Meanwhile, political parties said they are ready for the national dialogue. Sayed Abdel-Aal, head of the leftist Tagammu Party, said political parties have high hopes that the National Dialogue will lead to greater political openness in Egypt. “Political reforms will lead to greater democracy, openness, and press freedoms,” said Abdel-Aal.Essam Khalil, head of the Free Egyptians Party, said the party’s vision for political reform focuses on amending the laws regulating elections, political parties, and exercise of political parties.Political parties also welcomed the release of another batch of pretrial detainees this week. Abdel-Aal said the release of political activists paves the way for a successful National Dialogue. “It signals that authorities are serious about political reform and freedom of speech,” he added.According to an announcement posted on Facebook by lawyer Tarek Al-Awadi, who is a member of the Presidential Pardon Committee, 31 pretrial detainees were released on Monday. The released detainees were jailed pending investigation in different cases between 2019 and 2022.Among those released on Monday are socialist Alexandrian activist and author Hassan Mustafa, who was arrested in December 2019. Also among them is painter Amir Abdel-Ghani, who was arrested in September 2022 for joining a terrorist organisation and spreading false news.According to Rashwan, more than 2,000 political activists have been released since President Al-Sisi called for a national dialogue in April 2022.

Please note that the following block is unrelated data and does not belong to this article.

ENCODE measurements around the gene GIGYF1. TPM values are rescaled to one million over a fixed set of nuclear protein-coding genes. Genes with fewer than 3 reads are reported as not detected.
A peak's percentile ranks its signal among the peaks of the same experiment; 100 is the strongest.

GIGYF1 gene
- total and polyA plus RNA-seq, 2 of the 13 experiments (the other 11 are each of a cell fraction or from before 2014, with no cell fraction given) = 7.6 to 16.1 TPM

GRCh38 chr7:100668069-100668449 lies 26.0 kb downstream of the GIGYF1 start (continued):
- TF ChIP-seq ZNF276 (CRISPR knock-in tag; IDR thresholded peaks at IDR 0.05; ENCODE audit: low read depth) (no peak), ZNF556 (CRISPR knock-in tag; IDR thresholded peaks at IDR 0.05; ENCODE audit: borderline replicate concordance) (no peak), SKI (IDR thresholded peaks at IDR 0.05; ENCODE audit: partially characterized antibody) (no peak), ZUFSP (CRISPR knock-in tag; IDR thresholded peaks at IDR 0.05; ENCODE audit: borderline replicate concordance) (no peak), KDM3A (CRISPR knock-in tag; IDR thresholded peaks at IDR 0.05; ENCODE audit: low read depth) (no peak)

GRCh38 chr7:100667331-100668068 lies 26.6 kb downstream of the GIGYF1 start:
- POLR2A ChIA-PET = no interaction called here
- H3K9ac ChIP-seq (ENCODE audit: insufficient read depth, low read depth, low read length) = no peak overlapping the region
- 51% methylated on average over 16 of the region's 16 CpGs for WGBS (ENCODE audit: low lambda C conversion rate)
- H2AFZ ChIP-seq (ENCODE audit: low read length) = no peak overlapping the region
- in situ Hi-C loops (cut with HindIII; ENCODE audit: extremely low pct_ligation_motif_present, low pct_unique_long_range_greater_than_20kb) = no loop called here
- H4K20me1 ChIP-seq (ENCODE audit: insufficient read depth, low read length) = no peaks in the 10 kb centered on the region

The dialogue’s 19 subcommittees will meet between three and six times a week, said Rashwan, with a ceiling of 30 attendees per session. Debates will be broken down as follows: 20 for the political track, 30 for the economic track and 33 for the social track.
According to a statement published on its Facebook page on 12 January, the political track’s five subcommittees will discuss key laws regulating the election of the House of Representatives, the Senate, political parties, local councils, and NGOs. The restoration of complete judicial supervision of parliamentary elections will also be debated, together with human rights issues and public freedoms, prison conditions, torture and amending laws related to the penal code, custodial imprisonment, and press freedom.
The economic track’s eight subcommittees will discuss 30 issues, with rising inflation and public debt topping the agenda.
The Inflation and High Prices Subcommittee will discuss the reasons behind inflation and how it can be contained. The remaining seven subcommittees will discuss public debt, the budget deficit, fiscal reform, general investment priorities, ownership and management of state-owned assets, the funding of public investment, local and foreign private investment, industry, agriculture and food security, social justice, and tourism. The economic track will also discuss the recently introduced State Ownership Policy Document and the role of the Sovereign Fund of Egypt in attracting investments.
The social track’s six subcommittees will focus on education, the independence of universities, scientific research, health insurance, the drug industry, population growth, family problems, including divorce and familial violence, culture, including cinema and publishing, and political indoctrination of young people.
President Abdel-Fattah Al-Sisi called for the dialogue during the annual Egyptian Family Iftar banquet in April 2022, inviting intellectuals, syndicates and political forces to take part and making it clear that he would attend the final debates.
The Muslim Brotherhood, which Egypt designated a terrorist organisation in 2013, will not be taking part in the dialogue.
*A version of this article appears in print in the 19 January, 2023 edition of Al-Ahram Weekly.